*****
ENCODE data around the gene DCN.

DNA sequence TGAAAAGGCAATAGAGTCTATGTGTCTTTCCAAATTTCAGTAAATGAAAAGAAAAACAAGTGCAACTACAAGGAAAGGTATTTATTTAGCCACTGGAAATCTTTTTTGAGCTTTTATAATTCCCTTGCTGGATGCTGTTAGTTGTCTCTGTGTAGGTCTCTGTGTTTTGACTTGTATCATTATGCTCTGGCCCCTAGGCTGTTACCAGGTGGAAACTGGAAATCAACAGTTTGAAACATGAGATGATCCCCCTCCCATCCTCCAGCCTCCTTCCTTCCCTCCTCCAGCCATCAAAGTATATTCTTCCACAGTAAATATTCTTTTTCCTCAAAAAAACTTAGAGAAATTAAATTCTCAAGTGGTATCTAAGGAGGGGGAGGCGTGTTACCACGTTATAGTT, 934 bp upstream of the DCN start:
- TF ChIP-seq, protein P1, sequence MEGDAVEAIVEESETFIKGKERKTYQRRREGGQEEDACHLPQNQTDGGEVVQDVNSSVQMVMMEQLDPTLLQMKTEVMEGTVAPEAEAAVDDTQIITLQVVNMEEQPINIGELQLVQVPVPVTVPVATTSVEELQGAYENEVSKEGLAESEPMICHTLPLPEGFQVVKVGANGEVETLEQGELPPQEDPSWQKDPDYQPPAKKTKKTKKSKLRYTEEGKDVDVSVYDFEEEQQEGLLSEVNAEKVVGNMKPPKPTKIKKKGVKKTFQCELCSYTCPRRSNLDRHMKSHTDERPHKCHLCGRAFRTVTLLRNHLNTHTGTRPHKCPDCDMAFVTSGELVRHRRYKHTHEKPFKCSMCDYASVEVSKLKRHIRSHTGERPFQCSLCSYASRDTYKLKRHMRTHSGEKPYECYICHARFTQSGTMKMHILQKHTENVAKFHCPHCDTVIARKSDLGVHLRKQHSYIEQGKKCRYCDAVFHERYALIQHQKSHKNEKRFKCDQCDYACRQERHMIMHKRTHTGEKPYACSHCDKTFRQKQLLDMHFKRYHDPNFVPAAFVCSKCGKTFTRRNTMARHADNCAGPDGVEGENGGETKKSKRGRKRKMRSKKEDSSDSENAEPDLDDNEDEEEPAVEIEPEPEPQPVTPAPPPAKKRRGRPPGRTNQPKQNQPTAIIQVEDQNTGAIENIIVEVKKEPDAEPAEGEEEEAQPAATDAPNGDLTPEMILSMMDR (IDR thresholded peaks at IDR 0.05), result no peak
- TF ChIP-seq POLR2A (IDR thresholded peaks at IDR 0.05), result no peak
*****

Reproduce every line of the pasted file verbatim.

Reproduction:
ENCODE data around the gene DCN.

DNA sequence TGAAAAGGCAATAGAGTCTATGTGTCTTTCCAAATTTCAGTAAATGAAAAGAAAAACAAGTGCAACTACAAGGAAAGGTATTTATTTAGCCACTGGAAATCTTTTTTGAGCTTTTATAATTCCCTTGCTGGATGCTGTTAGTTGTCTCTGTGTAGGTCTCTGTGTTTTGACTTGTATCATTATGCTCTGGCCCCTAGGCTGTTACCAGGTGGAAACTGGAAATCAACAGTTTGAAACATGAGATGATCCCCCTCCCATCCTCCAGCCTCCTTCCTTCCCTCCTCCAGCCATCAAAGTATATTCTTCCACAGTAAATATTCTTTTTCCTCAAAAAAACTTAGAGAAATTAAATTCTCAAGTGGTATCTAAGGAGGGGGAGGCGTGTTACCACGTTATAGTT, 934 bp upstream of the DCN start:
- TF ChIP-seq, protein P1, sequence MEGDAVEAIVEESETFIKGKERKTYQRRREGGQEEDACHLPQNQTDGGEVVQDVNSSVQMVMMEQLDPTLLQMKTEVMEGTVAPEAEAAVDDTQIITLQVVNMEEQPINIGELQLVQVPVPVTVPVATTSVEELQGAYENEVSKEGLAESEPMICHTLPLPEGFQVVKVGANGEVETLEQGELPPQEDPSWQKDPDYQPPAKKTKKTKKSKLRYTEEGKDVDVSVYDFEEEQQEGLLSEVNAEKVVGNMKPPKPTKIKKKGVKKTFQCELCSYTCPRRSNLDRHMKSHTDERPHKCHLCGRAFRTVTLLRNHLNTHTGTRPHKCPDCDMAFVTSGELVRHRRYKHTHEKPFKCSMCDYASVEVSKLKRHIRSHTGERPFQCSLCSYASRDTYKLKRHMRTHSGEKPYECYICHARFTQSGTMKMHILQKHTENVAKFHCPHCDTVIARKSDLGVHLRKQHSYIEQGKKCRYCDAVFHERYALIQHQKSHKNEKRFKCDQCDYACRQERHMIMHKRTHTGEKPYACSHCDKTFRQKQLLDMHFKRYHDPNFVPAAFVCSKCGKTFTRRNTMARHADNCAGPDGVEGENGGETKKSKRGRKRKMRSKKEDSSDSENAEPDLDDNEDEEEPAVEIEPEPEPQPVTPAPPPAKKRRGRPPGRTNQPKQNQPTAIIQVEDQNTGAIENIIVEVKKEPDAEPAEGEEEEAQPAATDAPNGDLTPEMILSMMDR (IDR thresholded peaks at IDR 0.05), result no peak
- TF ChIP-seq POLR2A (IDR thresholded peaks at IDR 0.05), result no peak